Remittances: The El Salvador Case
El Salvador is in the international spot light after introducing Bitcoin as legal tender a few weeks ago. One of the official reasons for this step was the reduction of remittance costs.
The president of El Salvador puts it that way:
Our People pay $400 MILLION a year in commissions on remittances.
That is a very powerful story: poor people vs. greedy banks.
But is it actually true?
Let’s try to find out.
Unfortunately, there is no explanation how the 400 million were calculated. The most likely way is the following:
- The personal remittances to El Salvador are given as 5.936 billion USD in 2020 by the World Bank.
- Sending remittances costs an average of 6.38 percent 21Q1 globally, according to the World Bank. This number is for USD 200 equivalents.
- Multiplying and rounding these numbers leads to the mentioned 400 million USD.
Note that the precision of the numbers is misleading. These are not derived from exact science but rather based on rough estimates. And, as we see later, these estimates are far too high.
The following implications of the story look strange:
- The story is about the poor. El Salvador is not a perfectly equal country. Should not be a large portion of the 6 billion target the rich?
- The 400 million are 8% of Western Unions revenue. Is such a small country really responsible for such a large share? Would not that imply that other countries are able to organise remittances much better?
- The $200 are below the minimum wages in El Salvador. Since nobody leaves the country for less, there must be money left on the table.
- The $200 and the 6.38% are averages. Since not all transfers are the same this implies that there must be people who send less and pay even more. Who would do that?
- There are not enough Salvadorian households in the US to send the 6 billion in $200 increments every month. So either one household is sending to multiple parties or they are sending with a higher frequency than monthly. Who would do that given that larger transfers are cheaper?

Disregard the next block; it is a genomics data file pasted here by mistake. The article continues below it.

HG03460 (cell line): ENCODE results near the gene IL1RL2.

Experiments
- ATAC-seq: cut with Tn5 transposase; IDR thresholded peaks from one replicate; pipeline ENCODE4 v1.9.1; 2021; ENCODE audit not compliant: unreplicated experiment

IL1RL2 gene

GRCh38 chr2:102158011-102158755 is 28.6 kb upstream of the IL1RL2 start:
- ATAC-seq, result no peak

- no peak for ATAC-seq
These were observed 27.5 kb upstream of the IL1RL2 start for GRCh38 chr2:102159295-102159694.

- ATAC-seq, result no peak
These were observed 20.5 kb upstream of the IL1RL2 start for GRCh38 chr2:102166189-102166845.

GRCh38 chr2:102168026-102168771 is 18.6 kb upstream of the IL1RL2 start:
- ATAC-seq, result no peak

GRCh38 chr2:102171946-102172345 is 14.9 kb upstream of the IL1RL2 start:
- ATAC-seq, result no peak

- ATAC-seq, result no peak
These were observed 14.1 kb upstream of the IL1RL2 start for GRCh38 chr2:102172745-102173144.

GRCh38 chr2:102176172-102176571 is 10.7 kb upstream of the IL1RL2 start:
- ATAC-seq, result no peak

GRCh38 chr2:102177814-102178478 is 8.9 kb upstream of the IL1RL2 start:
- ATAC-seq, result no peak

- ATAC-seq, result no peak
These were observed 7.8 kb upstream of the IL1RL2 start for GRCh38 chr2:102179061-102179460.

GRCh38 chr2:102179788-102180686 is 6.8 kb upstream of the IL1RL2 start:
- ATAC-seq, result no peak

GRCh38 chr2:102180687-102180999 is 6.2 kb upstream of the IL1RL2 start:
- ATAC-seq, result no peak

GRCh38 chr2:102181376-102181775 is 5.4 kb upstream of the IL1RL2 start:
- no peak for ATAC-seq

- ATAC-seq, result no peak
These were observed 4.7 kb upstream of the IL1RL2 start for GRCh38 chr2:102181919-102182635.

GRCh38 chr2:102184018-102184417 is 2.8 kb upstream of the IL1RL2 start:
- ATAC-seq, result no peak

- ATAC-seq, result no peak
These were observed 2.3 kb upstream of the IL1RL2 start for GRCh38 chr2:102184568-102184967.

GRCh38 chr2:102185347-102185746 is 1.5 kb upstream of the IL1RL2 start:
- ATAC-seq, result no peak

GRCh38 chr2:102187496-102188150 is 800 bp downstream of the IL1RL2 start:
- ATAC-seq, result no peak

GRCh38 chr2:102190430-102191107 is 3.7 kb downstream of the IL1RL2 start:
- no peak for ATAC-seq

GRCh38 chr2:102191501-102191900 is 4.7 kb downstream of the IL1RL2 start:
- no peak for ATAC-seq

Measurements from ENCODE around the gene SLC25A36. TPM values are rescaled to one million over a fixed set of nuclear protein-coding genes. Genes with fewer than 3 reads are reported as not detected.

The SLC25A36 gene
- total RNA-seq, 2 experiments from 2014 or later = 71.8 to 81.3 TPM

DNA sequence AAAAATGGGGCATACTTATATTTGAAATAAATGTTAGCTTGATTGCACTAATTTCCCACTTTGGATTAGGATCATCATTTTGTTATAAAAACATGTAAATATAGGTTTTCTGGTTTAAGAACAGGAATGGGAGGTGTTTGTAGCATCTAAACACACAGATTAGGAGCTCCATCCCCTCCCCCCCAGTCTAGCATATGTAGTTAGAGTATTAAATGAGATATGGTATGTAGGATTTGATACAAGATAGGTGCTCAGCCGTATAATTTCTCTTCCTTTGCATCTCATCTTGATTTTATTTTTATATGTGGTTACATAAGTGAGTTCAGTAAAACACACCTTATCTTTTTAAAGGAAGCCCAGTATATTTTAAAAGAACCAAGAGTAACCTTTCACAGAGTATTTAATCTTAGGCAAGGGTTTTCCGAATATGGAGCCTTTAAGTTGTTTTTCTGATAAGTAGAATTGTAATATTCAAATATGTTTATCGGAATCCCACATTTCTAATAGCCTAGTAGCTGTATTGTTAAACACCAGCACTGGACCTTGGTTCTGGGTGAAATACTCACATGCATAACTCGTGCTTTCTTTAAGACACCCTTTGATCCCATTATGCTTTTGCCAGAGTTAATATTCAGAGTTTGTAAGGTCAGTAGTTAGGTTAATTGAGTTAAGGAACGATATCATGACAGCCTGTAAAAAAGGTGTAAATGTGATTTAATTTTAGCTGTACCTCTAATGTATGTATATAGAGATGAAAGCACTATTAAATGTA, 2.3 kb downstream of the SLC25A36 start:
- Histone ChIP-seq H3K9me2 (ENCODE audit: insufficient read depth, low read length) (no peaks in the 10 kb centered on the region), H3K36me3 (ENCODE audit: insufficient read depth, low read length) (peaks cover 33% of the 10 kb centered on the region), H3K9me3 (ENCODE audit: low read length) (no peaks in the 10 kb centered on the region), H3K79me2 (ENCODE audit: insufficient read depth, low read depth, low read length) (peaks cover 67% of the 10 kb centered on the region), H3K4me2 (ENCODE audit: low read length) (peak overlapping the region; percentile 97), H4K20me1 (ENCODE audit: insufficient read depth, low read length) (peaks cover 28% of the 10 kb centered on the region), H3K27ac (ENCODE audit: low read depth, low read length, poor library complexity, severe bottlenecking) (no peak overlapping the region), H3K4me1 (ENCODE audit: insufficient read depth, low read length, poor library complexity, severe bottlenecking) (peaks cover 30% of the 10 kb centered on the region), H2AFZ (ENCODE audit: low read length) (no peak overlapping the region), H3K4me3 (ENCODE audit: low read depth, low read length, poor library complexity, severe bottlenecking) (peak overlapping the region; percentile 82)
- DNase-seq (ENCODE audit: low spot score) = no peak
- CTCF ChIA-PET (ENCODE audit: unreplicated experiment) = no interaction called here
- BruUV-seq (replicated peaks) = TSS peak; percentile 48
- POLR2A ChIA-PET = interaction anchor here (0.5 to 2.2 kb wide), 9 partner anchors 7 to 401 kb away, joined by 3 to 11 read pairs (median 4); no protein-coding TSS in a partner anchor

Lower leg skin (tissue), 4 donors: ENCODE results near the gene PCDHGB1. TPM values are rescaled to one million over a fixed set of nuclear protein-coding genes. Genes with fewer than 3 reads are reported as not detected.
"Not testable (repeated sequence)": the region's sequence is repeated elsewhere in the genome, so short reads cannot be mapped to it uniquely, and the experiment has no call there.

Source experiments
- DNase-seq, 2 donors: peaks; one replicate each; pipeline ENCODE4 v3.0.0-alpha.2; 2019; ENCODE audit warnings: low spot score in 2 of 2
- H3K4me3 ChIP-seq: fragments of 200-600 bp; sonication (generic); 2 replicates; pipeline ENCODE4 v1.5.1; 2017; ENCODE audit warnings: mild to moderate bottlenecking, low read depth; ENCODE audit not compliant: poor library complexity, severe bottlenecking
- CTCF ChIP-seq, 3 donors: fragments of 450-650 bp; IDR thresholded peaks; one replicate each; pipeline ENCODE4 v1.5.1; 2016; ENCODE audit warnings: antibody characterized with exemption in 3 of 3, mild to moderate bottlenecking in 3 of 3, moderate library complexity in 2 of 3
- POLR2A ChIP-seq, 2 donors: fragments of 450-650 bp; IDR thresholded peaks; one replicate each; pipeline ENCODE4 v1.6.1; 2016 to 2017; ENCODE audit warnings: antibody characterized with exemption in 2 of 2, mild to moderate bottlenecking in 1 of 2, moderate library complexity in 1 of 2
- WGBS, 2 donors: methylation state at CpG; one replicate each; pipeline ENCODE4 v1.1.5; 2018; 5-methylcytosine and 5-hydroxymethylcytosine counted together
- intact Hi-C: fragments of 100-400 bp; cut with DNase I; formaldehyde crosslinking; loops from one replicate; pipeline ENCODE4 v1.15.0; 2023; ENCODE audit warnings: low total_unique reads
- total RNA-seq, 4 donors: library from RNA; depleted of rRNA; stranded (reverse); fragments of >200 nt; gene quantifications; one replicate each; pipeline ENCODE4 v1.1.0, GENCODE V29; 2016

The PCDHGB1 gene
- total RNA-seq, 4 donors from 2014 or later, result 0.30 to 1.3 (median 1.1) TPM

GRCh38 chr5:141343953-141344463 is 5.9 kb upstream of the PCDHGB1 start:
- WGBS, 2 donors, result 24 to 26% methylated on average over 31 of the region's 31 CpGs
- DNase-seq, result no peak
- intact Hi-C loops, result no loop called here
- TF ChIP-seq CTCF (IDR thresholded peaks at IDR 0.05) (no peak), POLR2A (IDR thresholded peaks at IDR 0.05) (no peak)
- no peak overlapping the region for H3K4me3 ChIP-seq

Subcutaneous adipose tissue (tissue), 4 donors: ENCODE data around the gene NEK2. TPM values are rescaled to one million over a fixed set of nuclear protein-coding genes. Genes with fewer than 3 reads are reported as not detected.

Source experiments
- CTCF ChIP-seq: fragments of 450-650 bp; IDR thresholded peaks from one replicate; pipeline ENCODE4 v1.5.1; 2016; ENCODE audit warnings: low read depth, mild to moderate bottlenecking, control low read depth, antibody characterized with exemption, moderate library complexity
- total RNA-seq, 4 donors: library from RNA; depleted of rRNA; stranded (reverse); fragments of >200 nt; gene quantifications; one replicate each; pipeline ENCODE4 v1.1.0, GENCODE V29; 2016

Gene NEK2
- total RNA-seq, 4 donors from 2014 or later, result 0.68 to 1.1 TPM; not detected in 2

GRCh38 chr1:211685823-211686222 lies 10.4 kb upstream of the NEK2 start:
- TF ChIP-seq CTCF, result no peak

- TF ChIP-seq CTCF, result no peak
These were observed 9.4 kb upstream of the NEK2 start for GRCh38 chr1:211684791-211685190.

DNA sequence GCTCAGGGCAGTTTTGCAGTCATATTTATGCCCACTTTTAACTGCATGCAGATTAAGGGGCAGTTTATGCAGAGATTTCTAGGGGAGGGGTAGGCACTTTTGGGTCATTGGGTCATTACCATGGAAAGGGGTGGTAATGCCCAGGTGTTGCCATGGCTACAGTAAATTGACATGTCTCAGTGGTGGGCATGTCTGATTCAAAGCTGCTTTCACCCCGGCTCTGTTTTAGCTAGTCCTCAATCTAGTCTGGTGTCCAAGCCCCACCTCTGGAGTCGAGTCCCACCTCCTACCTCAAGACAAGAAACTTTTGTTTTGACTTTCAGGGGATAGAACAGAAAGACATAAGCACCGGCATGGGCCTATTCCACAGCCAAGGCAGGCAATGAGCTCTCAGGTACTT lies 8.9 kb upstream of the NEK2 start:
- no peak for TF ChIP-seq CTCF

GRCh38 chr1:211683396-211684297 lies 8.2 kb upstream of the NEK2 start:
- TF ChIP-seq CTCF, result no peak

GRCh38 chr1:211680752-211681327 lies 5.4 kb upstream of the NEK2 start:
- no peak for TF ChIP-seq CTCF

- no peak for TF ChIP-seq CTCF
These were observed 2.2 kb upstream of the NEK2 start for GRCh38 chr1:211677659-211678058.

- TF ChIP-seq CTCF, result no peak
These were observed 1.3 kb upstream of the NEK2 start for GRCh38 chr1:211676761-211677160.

While these five points are probably not enough to dismiss the story, they should ring some alarm bells.
In the following I will try to estimate the size of the remittance market in El Salvador.
I argued in a previous article that the world average is a bad measure of remittance fees, since it significantly overestimates the amounts paid.
I think it is fair to say, everyone in the remittance industry knows about that. The World Bank figures are not weighted. — Faisal Khan
The costs are even lower in the US to El Salvador corridor. Since both countries share the same currency, no foreign exchange needs to happen. There is no FX risk and no FX spread. Just transfers of US Dollar across borders. Consequently, El Salvador has one of the lowest remittance fees in Latin America.
Unfortunately, nobody knows the exact amount people are paying:
- An upper bound are the 3% average given by the World Bank for a $200 transfer.
- Certain digital transfers are even free of charge. Moneygram for instance offers zero-fee transfers via App since 19Q2.
- Another value can be found in an older field study where people relied on larger transfers to pay just 2.2% on average.
There is no reason to believe that the average fee is higher these days, especially as the world-bank estimates dropped significantly in the last decade and is now down to 1.6% for $500 transfers.
Finally, there is the plane option everybody seem to miss. A flight from Miami, where a large Salvadorian community lives, to San Salvador takes less than three hours and costs less than $200 roundtrip. Given that it is legal to carry up to $10,000 without any restrictions, taking the money to El Salvador on a weekend trip can therefore be done for as little as 2%.
In summary, that Salvadorians pay around 2% for money transfers is a much more realistic assumptions than simply taking an inflated world-average.
The story assumes that all of the remittance money is send in small chunks through banks and money transfer services. But that is highly unrealistic as people have options. So how much goes through these channels?
A socioeconomic study from 2013 made the following points about remittances in El Salvador:
- only 18% of the households receive them
- on average they got $195 per month
With 1.5M households in El Salvador today this leads to $630 million — or barely a tenth of the official reported volume.
However, the study is a bit outdated as the official volume of remittances increased by 50% between 2013 and 2020. And the fraction of receiving households might have increased as well.
By correcting for these chances we can estimate that roughly one billion USD flows in small chunks through official remittance channels per year. The remaining money is either transferred in cash or through larger amounts.
A similar calculation derived from a Canadian study leads to 1.2 billion USD. That estimate is slightly higher probably due to the larger distance between El Salvador and Canada.
With only one billion flowing in small chunks through official channels and a two percent fee, only $20 million in remittance fees have to be paid by the poor. This is 20x less than what was previously claimed.
Thus the remittance argument - as made by the president of El Salvador - looks like a political cover for introducing Bitcoins as legal tender.
The future looks bleak if such moves are required to convince a majority of the benefits of cryptocurrencies.